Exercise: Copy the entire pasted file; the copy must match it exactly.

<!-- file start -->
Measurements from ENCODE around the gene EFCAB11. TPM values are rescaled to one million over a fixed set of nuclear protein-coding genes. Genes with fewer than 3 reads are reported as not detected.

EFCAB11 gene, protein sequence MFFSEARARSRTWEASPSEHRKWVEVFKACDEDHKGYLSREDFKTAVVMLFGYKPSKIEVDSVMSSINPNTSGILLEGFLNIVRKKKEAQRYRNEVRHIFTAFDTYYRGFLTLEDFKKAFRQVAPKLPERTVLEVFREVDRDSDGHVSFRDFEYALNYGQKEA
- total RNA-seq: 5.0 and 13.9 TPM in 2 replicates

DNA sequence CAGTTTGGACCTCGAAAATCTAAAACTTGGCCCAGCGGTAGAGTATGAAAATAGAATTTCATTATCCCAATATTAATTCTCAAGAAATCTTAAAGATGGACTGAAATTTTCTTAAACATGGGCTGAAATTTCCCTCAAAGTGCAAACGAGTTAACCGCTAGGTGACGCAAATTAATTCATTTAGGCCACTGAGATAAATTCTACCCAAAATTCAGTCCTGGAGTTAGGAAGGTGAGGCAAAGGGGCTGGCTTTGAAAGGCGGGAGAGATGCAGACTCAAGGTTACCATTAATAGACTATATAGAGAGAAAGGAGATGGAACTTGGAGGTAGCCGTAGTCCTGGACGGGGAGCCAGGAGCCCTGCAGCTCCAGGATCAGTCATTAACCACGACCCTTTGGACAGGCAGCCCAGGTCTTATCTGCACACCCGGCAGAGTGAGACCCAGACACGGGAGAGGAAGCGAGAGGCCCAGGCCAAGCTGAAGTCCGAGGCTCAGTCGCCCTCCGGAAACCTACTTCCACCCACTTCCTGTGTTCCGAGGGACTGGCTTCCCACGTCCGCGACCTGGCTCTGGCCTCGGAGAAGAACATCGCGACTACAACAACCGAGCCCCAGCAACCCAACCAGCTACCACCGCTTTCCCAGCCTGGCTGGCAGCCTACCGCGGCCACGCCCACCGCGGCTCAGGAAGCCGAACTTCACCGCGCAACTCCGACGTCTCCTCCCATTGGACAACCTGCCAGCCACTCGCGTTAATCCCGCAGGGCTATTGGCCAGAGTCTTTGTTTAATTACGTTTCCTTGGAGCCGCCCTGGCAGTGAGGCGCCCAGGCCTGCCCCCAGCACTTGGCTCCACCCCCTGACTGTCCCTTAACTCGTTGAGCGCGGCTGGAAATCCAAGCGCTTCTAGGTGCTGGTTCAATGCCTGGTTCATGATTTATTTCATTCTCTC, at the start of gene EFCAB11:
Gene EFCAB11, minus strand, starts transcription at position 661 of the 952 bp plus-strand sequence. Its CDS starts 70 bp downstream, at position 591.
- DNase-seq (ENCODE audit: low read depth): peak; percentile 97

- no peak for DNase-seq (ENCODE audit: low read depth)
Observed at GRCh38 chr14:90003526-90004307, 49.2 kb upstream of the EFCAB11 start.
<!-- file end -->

Measurements from ENCODE around the gene EFCAB11. TPM values are rescaled to one million over a fixed set of nuclear protein-coding genes. Genes with fewer than 3 reads are reported as not detected.

EFCAB11 gene, protein sequence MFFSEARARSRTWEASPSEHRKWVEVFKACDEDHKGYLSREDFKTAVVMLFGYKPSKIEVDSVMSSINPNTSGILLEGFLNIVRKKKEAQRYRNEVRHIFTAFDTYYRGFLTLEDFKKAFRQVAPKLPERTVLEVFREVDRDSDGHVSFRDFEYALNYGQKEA
- total RNA-seq: 5.0 and 13.9 TPM in 2 replicates

DNA sequence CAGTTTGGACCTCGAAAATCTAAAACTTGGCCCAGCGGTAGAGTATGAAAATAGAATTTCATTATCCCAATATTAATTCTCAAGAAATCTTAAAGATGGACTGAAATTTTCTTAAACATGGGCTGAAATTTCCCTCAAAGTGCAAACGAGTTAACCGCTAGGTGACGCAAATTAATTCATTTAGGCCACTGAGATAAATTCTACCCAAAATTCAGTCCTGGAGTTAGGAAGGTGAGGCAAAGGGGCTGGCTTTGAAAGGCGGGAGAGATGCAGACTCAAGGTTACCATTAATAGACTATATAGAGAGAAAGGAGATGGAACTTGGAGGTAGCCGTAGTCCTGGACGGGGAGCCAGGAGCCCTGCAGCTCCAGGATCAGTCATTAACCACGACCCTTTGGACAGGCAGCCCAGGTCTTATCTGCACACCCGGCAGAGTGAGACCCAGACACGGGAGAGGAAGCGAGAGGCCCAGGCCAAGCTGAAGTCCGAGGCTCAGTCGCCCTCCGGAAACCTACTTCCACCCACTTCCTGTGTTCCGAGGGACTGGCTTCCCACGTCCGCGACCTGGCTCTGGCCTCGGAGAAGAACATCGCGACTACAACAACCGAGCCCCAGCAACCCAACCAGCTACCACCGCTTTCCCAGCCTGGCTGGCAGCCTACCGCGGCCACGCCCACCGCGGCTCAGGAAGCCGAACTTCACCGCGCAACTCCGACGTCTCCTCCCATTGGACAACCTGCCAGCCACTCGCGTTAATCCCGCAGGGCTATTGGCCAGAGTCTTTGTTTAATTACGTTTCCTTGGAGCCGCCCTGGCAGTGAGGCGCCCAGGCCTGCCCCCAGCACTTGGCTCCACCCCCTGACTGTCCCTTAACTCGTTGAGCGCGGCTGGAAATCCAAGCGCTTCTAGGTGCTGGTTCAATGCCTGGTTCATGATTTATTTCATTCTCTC, at the start of gene EFCAB11:
Gene EFCAB11, minus strand, starts transcription at position 661 of the 952 bp plus-strand sequence. Its CDS starts 70 bp downstream, at position 591.
- DNase-seq (ENCODE audit: low read depth): peak; percentile 97

- no peak for DNase-seq (ENCODE audit: low read depth)
Observed at GRCh38 chr14:90003526-90004307, 49.2 kb upstream of the EFCAB11 start.